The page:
Although preceeded by such havens for abodes of the affluent as Lucas and Grand Prairie Places, the St. Louis private street concept reached its initial grandeur in Vandeventer Place, designed by Julius Pitzman in 1870. It was named for Peter L. Vandeventer, who owned the tract bounded by Grand, Bell, Enright and Vandeventer Avenues, where it was developed. Vandeventer Place was conceived by Charles H. Peck, Napoleon Mulliken and John McCune. It was to be a most fashionable private street with stringent restrictions relating to its occupants and exclusiveness in prohibiting any kind of noxious intrusion. It was administered by an association of all of its property owners, ever alert to maintain the Place's air of genteel elegance.
The first houses to be erected were those of the street's founders in 1871. They were all situated near the Grand Avenue entrance, which was guarded by a huge iron gate. This gate was later replaced by a monumental limestone entrance structure, with a circular pool and a fountain in the nearby central parkway. The eastern one of these entrance porticoes, which were at both ends of the Place, is now located near the Jewel Box in Forest Park.
Vandeventer Place reached the pinnacle of its glory in the 1890's, when it contained the luxurious mansions of the City's wealthiest citizens. Among these were David R. Franci former mayor, governor, and later president of the World's Fair and H. Clay Pierce, an oil magnate whose home was-said to have cost $800,000 in the days of low construction costs.
Architecturally notable was the John R. Lionberger house at 27 Vandeventer Place, designed by the famed Boston architect, Henry H. Richarason, in 1886. The J.G. Chapman residence at Number 46 was the work of the St. Louis firm of Eames and Young in 1892. Its last occupant was John L. Mauran, the well-known St. Louis architect.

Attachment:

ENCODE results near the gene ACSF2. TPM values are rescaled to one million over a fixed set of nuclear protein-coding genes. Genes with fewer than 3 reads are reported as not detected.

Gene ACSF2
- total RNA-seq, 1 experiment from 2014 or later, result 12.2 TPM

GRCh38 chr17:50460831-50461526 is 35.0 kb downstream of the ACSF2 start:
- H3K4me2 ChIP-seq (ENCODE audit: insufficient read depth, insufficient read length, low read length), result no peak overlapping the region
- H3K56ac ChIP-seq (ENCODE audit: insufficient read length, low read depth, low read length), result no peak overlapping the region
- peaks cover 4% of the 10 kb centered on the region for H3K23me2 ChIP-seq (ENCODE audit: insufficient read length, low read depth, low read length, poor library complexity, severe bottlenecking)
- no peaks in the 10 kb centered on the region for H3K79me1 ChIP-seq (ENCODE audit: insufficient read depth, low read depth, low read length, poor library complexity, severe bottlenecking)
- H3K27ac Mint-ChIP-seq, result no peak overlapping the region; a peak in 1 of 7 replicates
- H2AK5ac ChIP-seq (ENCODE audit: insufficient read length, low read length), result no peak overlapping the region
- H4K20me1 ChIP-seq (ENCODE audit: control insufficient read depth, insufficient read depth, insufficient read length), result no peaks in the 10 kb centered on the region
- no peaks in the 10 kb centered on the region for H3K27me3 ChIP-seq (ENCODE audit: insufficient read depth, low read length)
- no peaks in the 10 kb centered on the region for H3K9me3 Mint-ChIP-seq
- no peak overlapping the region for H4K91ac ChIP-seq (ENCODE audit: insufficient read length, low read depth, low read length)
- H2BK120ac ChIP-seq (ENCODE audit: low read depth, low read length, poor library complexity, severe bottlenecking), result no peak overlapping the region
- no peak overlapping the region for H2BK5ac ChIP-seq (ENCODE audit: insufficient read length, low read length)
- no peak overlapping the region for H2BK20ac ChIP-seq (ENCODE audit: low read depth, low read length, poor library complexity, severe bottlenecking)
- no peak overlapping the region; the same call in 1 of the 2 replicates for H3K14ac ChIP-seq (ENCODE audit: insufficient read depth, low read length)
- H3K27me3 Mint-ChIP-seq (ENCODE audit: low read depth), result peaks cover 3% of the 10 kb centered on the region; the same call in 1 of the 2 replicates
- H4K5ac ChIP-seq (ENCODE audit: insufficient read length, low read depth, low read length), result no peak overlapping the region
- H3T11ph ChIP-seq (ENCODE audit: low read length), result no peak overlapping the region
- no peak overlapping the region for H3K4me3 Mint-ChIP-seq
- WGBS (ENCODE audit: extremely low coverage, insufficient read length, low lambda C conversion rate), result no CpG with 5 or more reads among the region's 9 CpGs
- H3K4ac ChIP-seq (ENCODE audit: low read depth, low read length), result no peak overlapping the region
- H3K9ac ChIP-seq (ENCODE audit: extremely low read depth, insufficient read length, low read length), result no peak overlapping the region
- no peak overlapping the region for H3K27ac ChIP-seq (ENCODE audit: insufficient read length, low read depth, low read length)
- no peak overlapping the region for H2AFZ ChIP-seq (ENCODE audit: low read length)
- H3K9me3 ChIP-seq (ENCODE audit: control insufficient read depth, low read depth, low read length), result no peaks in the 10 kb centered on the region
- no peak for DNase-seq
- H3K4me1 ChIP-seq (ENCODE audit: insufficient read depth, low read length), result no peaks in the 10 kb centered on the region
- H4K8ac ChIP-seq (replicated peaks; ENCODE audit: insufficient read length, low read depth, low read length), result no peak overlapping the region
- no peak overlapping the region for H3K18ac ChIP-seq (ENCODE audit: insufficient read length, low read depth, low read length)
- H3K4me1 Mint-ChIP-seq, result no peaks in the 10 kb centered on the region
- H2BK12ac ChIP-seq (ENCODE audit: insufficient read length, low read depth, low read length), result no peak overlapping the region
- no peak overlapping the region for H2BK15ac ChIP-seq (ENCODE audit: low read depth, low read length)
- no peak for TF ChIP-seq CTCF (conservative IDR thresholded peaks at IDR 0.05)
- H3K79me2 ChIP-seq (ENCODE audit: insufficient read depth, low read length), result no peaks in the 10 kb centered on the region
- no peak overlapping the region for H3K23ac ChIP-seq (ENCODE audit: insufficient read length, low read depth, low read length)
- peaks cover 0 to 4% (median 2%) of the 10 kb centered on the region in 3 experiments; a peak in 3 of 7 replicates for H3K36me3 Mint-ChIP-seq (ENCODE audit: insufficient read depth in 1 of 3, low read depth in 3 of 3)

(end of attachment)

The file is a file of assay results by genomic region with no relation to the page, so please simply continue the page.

By 1910, the noise, smoke and dirt of the City had surrounded Vandeventer Place, which began a valiant ef fort to maintain its high standards . However, it proved to be a losing battle, culminating in surrender in 1947 when the Veterans' Administration acquired the eastern half of the Place as the site for its new hospital. The final blow came when the City acquired the western portion about ten years later as the site for a childrens detention home.
Another private street in the Grande Prairie area is Lewis Place, running west from Taylor Avenue to Walton Avenue. It was laid out by the Pitzman Company in 1890 for the Lewis Real Estate and Investment Company, headed by Turner T. Lewis and Benjamin W. Lewis. Original plans for a street of spacious, upper middle class homes faltered; one of the more ambitious houses from the first phase of Lewis Place development is #8 which was designed and built in 1891 for livestock dealer, J. J. Holt. One of the investors, Benjamin W. Lewis, moved to #26 in 1896 but the second wave of building in the first decade of the twentieth century saw realtors building and selling groups of smaller homes. Lewis Place holds a special place in the history of the black community of St. Louis as one of the first areas of distinctive middle class housing to be integrated in the mid1940's. The brick triumphal arch ( c . 1897 ), designed by the notable St. Louis firm of Barnett, Haynes and Barnett, at the entrance on Taylor is both a landmark and symbol of the street.
Image - View of the east entrance to Vandeventer Place in the early 1900's
Image - Triumphal arch at the entrance to Lewis Place at Taylor and Finney Avenues